By Hillel Aron
By Joseph Tsidulko
By Patrick Range McDonald
By David Futch
By Hillel Aron
By Dennis Romero
By Jill Stewart
By Dennis Romero
I can’t remember the last timeI so thoroughly enjoyed reading a series of articles in the L.A. Times as this week’s Pulitzer-class five-parter on the horrors of King/Drew hospital. As early as midnight, I start peeking at the Times’ Web site, hoping that the next morning’s installment will already be posted. As soon as the piece goes up, I devour it, and e-mail it around to as many of my out-of-town friends as possible. A far cry from the usual task of dutifully chomping on the insipid journalism more frequently dished out by the Times.
The detailed documentation of the hospital as a "Killer King" that squanders its generous budget, lets its incompetent staff run rampant, tolerates massive workers’-comp fraud, coddles its overpaid and corrupt administrators, and subjects its patients (or should we say victims) to truly barbaric levels of malpractice and often lethal neglect, while all the time hiding from public scrutiny behind a cowardly defense of racial politics, is absolutely thorough and airtight. Not to mention hair-raising and infuriating. Reading of a small Guatemalan girl who is brought in for routine and minor care and who is wheeled out days later in a body bag after a series of botched procedures, or reading about a lead pathologist who for years is allowed to misdiagnose one case of cancer after another, staggers the imagination.
It’s not just the superb reporting by the Times team, not just the elevated craft, however, that so impresses. It’s also the art of the writing being turned in by Tracy Weber, Charles Ornstein and the other members of the series team. (No, I haven’t become a paid flack for the Times— keep reading.) The King/Drew series brazenly breaks the Times’ standard rules of "objectivity," and thank God for that small favor. It’s painfully obvious that the reporters on this series — and apparently the editors — have very strong opinions about Killer King; they clearly think the place sucks. And the stories they have published deliciously reek with those salty perspectives, as they damn well should. How could anyone with an open eye and an open heart spend a full year documenting the daily abuses committed in the corridors of the county-run butchery and not emerge outraged?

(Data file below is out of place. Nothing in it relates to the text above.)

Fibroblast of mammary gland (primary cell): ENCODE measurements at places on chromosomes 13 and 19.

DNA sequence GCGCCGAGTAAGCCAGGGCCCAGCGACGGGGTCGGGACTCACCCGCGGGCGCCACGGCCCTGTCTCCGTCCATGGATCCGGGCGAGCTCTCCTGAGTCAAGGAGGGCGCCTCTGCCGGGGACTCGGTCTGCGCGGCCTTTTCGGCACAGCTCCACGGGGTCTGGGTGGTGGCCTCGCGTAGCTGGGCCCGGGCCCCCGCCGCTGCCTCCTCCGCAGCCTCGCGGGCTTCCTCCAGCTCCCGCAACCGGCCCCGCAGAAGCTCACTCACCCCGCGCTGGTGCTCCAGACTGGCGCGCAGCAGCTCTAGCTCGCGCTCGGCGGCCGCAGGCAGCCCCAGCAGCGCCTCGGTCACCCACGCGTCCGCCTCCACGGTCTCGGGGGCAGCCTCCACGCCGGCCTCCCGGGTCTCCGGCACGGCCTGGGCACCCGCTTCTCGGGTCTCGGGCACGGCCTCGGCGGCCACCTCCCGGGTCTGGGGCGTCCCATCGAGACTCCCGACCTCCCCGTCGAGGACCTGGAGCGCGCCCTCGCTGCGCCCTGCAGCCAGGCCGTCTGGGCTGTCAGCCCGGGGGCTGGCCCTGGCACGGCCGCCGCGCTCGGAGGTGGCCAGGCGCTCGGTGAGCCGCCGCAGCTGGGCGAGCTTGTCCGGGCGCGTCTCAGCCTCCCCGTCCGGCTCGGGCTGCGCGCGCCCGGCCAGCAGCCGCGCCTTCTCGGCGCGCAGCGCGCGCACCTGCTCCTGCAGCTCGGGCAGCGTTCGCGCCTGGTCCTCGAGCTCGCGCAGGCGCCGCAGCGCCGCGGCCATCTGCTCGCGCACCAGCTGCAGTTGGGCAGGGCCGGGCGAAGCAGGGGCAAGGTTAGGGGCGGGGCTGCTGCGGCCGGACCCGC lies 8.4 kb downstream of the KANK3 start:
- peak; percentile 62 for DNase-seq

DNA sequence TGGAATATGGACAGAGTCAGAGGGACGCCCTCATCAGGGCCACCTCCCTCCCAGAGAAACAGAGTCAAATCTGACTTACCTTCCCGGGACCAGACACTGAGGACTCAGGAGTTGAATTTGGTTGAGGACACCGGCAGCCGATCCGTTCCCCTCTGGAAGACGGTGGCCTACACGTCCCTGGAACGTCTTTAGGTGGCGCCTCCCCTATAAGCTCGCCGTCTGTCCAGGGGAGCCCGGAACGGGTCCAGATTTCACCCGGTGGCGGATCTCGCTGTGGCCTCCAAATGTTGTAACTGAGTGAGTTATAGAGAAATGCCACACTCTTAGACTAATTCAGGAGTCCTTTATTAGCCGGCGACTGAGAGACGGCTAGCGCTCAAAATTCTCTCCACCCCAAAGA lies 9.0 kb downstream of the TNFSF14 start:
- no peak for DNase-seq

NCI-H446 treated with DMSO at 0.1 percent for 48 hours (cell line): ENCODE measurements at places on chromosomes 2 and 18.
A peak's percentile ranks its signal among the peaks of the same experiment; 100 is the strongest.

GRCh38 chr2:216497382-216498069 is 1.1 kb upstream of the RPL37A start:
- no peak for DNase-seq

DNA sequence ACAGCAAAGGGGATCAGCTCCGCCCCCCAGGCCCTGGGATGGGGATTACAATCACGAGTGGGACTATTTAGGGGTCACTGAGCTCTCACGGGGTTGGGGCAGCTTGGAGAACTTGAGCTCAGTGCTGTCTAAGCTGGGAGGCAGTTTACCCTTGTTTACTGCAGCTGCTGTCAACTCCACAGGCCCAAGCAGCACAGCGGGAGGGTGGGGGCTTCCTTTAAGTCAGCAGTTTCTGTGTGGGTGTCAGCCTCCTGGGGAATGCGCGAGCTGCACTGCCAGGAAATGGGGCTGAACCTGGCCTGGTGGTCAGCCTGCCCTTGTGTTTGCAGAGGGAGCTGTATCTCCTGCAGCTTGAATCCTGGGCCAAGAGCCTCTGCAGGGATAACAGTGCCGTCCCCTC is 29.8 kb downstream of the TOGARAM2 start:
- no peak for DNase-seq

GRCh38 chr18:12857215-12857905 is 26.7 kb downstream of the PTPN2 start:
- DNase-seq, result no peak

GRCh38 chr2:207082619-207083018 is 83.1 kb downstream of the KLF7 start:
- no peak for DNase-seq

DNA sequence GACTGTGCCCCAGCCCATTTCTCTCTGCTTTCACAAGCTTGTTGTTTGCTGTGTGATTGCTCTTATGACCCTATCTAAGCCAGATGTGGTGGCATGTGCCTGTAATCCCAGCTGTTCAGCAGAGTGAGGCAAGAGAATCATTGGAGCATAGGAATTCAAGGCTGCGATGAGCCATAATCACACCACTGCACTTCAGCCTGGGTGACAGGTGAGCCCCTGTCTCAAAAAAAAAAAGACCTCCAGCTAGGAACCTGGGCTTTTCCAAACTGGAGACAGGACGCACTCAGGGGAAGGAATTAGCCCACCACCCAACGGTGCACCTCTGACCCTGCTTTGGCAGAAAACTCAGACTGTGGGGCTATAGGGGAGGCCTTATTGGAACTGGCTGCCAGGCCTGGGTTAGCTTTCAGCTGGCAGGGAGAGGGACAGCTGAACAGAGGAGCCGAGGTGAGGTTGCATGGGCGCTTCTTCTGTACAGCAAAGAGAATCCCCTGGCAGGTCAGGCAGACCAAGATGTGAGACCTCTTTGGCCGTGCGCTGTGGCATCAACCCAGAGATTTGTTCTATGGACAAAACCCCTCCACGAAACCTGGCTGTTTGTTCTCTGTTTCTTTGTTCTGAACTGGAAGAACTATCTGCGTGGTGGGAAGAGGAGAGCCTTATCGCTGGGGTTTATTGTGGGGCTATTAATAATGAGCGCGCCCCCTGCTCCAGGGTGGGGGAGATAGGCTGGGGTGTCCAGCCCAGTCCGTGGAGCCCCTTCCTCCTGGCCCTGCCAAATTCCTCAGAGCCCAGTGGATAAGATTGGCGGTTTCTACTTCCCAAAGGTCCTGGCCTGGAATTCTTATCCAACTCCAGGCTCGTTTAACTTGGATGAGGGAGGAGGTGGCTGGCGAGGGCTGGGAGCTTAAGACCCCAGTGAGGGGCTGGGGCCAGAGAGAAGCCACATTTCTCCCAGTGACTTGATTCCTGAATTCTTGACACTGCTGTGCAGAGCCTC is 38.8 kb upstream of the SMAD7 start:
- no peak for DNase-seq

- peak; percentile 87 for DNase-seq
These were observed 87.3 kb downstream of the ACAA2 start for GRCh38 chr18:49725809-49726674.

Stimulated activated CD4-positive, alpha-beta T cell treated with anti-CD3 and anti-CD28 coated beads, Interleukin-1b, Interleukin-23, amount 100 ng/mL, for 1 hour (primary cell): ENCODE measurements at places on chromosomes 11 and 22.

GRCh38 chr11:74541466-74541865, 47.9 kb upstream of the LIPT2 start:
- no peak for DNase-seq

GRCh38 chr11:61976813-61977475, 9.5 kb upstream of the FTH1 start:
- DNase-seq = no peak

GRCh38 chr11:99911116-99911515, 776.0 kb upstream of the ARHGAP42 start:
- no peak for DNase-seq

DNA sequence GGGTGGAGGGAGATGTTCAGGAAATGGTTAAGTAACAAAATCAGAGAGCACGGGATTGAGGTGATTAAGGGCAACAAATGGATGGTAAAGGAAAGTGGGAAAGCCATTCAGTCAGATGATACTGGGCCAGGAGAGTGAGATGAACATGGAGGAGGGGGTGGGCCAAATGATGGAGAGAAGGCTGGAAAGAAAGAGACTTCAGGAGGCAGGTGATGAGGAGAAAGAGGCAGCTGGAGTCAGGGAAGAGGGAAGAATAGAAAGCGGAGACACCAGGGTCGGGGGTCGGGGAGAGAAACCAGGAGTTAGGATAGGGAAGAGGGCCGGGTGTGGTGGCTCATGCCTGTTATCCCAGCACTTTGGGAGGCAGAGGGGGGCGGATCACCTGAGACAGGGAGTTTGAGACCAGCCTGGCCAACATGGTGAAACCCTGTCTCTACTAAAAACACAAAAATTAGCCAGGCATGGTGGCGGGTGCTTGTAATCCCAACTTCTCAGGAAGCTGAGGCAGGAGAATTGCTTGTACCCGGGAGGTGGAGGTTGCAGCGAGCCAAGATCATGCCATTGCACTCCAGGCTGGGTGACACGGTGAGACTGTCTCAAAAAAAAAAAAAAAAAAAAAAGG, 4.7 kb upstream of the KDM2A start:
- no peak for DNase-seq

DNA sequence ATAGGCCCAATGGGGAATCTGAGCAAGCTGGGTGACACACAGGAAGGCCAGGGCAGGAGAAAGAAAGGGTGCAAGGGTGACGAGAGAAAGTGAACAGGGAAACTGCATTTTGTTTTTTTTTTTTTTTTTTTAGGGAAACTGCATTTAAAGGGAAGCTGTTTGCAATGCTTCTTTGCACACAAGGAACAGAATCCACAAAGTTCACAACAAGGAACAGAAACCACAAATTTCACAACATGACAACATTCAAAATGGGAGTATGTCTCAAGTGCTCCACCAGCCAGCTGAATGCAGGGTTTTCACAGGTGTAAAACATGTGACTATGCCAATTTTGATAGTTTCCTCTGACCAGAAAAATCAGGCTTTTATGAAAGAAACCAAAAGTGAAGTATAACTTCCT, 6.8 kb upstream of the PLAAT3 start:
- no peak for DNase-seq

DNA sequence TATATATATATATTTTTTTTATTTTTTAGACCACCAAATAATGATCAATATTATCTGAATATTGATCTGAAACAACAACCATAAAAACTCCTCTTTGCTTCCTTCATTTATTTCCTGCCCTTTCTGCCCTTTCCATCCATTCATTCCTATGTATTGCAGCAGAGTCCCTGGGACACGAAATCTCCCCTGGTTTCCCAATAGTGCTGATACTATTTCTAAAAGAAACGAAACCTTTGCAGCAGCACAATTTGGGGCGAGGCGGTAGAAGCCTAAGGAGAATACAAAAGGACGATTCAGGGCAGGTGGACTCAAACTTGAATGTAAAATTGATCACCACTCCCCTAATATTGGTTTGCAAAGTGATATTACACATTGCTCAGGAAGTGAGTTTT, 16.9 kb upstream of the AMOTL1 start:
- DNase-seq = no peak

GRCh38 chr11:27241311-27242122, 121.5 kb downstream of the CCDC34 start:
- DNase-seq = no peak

The beautiful aspect of the Times’ series is that every pointed assertion, every contemptuous observation made by the writers, is fully supported by the hard-as-rock bed of facts and figures on which the narrative rests. The L.A. Times team has written a searing, unflinching and unequivocal indictment of a morally criminal operation bereft of any apologies or doubts.
Wonderfully absent from this reporting is the boilerplate Yes/But "blazing straddle" mealy-mouthed newspaperese that lamely tries to inject "balance" into what is, in reality, a very skewed (and, in this case, screwed up) situation. In other words, by going over the line, by eschewing the routine approach of equaling out every negative assertion with some positive quote from someone else, by rudely shredding the rule book on forced objectivity, the Times has given us — in the King/Drew story — not a biased or unfair view, but instead an infinitely more honest one. The reporters investigated. They found horror. They vividly reported it. Full stop.
Objectivity should be a process, a fair-minded and open inquiry. It should never be just an artificially manufactured outcome, i.e., that so-called perfectly balanced story. ("The 17-year rule of General Pinochet was marked not only by human-rights abuses and some cases of torture but also by great strides toward laying a future democratic groundwork . . .).
Now here comes the turn I promised you. Unfortunately, the courage displayed by the Times in the Killer King story is the exception, not the rule. For the most part, the dreary rote convention of writing all stories right up the middle, what press critic Jay Rosen calls the "broken contraption" of modern American journalism, still prevails. It was just last year that Times editor in chief John Carroll publicly excoriated one of the paper’s most talented writers while vowing he would purge the paper of all bias — though he only mentioned the liberal variety. "We may happen to live in a political atmosphere that is suffused with liberal values (and is unreflective of the nation as a whole), but we are not going to push a liberal agenda in the news pages of the Times," Carroll wrote in a widely circulated memo.
I agree that the Times should have no such agenda. It should plainly report the truth — wherever it leads. But what about a story whose central truth happens to overlap a "liberal agenda"? What then? Should the Times then "balance out" the story with conservative add-ons? That was certainly Carroll’s advice in the case that prompted last year’s memo.
When Scott Gold reported the incontrovertible truth that there is, indeed, no credible scientific link between abortion and breast cancer — a truth that coincides with liberal views — Carroll then went on to write that he wondered "if there might exist some credible scientist who believes in it" so Gold could quote him and thereby appease conservative critics and readers (and probably more than a few editors).